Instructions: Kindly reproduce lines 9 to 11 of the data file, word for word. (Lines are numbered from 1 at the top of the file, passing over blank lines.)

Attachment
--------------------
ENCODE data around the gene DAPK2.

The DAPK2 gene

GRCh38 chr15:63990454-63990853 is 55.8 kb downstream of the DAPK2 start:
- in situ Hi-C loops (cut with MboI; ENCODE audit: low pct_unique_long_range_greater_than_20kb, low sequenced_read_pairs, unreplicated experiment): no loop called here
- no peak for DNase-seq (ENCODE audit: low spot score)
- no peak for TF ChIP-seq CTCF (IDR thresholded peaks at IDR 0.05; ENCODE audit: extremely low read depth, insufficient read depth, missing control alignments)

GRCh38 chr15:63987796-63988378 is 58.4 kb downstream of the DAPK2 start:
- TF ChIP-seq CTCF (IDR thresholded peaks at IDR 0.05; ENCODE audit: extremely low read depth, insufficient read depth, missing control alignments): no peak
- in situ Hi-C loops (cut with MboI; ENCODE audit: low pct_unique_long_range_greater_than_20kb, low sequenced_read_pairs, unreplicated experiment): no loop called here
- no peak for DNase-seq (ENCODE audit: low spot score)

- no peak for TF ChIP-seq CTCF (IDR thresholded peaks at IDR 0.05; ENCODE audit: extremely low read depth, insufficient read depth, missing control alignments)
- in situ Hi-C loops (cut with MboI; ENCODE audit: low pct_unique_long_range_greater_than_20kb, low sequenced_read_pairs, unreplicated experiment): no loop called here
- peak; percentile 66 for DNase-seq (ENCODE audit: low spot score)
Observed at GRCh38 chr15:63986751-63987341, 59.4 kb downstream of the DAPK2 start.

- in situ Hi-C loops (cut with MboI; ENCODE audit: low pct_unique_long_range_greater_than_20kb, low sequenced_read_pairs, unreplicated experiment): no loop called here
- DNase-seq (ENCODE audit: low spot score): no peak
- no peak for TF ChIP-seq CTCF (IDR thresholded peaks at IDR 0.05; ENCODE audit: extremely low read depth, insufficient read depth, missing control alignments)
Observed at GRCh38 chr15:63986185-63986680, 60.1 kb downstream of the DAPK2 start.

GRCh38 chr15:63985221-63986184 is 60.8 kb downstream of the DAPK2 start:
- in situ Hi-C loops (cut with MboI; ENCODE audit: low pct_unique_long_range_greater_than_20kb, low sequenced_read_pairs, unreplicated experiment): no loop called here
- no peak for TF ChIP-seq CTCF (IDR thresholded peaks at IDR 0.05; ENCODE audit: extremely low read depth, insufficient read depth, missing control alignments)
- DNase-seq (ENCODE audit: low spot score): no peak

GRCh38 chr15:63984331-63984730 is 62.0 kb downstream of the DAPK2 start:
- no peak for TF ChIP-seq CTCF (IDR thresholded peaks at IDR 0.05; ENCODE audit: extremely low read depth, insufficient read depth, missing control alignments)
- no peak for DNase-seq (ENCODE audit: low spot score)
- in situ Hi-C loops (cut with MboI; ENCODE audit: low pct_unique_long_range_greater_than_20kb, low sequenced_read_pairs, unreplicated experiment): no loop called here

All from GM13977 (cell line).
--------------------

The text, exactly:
- in situ Hi-C loops (cut with MboI; ENCODE audit: low pct_unique_long_range_greater_than_20kb, low sequenced_read_pairs, unreplicated experiment): no loop called here
- no peak for DNase-seq (ENCODE audit: low spot score)

- no peak for TF ChIP-seq CTCF (IDR thresholded peaks at IDR 0.05; ENCODE audit: extremely low read depth, insufficient read depth, missing control alignments)